Studies carried out on the campus of Florida’s University of Gainesville (Proceedings of the National Academy of Sciences: May, 2009) have established that, after a mere 60 seconds of exposure, mockingbirds (Mimus polyglottos) can identify specific people from among thousands of passers-by.
Identifying a Threat
To test the birds’ abilities, researchers gently touched mockingbird nests on 4 successive days, and then walked quickly away. By the third day, the resident mockingbirds would leave the nest upon sighting the researcher approach, even if the person dressed differently and used an alternate route to the nest. The enraged birds often attacked the intruders with pecks to the head before they could reach the nest.
When people “not known” to the mockingbirds approached, the birds would freeze and not fly off until the last possible moment. Strangers who merely walked close to the nests were not attacked, yet the “annoying” researchers were, even as time went on…this despite the fact that the nests were located along walkways routinely used by the campus’ 51,000+ students!
Owners of parrots, mynas and toucans have often commented on their pets’ abilities to discriminate among different people, but this is the first evidence of just how quickly some birds can learn and profit from new information. This facility for survival may help explain the mockingbird’s unprecedented range expansion in recent years. Forty years ago they were sporadic summer visitors to New York City suburbs, but are now resident in the heart of Manhattan and points north year-round.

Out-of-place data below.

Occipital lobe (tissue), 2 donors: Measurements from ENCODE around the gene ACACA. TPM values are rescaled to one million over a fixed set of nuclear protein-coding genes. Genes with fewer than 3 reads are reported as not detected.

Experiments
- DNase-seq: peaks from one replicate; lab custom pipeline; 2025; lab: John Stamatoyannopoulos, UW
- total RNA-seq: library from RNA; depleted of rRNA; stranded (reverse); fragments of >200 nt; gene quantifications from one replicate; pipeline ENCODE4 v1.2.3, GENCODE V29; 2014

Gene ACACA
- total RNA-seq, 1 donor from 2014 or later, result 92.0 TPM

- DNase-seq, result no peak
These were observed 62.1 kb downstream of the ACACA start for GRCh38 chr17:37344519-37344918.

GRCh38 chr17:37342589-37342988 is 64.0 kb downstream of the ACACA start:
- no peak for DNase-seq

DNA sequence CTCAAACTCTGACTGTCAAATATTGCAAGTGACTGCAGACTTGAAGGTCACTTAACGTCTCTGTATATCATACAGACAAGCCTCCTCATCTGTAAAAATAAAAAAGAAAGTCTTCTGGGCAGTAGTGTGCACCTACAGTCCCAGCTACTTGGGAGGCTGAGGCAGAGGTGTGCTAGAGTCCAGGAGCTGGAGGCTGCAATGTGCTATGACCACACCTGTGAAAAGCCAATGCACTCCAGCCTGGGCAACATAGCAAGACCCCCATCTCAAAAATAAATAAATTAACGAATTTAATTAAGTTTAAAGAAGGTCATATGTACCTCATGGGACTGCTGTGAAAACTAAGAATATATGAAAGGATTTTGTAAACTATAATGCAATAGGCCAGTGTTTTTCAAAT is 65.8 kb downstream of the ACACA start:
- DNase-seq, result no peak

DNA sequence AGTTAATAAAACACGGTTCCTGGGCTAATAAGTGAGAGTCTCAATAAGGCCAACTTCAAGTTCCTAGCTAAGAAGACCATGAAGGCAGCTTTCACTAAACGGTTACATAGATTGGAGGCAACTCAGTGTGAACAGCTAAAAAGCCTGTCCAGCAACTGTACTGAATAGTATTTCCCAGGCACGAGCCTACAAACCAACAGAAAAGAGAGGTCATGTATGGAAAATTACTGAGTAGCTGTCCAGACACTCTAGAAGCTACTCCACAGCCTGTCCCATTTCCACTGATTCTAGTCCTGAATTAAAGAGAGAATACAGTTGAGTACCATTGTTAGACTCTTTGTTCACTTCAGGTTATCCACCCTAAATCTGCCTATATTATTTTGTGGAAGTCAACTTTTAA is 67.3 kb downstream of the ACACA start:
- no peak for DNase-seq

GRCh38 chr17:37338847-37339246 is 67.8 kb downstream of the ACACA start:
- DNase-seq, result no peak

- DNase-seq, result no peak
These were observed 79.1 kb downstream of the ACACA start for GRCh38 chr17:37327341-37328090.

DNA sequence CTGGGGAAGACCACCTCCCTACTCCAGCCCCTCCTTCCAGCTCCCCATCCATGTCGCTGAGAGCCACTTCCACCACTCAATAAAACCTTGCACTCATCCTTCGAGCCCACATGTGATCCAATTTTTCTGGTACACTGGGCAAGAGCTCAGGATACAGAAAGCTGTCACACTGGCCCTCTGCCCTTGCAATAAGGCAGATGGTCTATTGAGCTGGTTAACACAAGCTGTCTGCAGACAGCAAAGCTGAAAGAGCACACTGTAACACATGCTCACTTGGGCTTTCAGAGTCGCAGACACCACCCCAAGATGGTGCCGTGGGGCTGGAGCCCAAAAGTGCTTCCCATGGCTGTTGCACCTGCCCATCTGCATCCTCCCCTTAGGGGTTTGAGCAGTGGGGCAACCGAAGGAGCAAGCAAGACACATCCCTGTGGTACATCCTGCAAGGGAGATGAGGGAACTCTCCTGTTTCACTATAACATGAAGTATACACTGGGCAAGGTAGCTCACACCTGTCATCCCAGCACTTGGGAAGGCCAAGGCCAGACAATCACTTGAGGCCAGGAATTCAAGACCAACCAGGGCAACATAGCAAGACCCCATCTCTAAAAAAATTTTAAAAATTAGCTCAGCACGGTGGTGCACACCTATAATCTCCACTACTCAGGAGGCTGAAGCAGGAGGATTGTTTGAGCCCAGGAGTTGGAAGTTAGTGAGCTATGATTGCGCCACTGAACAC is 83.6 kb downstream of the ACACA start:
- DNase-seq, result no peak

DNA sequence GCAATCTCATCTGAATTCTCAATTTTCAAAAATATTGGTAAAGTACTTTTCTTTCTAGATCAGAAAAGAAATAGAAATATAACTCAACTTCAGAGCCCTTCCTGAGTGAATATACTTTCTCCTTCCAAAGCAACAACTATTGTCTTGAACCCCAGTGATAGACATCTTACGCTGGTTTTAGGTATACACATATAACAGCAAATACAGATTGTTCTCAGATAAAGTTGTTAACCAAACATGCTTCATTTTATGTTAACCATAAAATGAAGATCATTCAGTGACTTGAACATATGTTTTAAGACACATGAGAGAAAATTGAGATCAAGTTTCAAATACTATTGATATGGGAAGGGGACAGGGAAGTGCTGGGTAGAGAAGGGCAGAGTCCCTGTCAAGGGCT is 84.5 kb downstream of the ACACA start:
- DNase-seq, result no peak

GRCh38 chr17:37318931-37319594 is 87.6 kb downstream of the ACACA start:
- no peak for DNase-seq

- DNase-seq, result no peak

Mockingbirds in Captivity
Mockingbirds are much-favored as pets in parts of Puerto Rico, where their responsiveness is said to lead to extraordinarily strong relationships with their owners. Those I have worked with as a wildlife rehabilitator exhibited an amazing degree of intelligence and mimicry abilities that I still find difficult to believe.
Not to be outdone, crows and ravens are also quite capable learners. While in Japan I came across some fascinating evidence of tool use (cars, no less!) by carrion crows. Please see the following articles for a variety of stories documenting just how resourceful some birds can be:
Japan‘s Intelligent Carrion Crows
Do Parrots Recognize Human Faces?
Ravens at Work – the World’s Smartest Birds?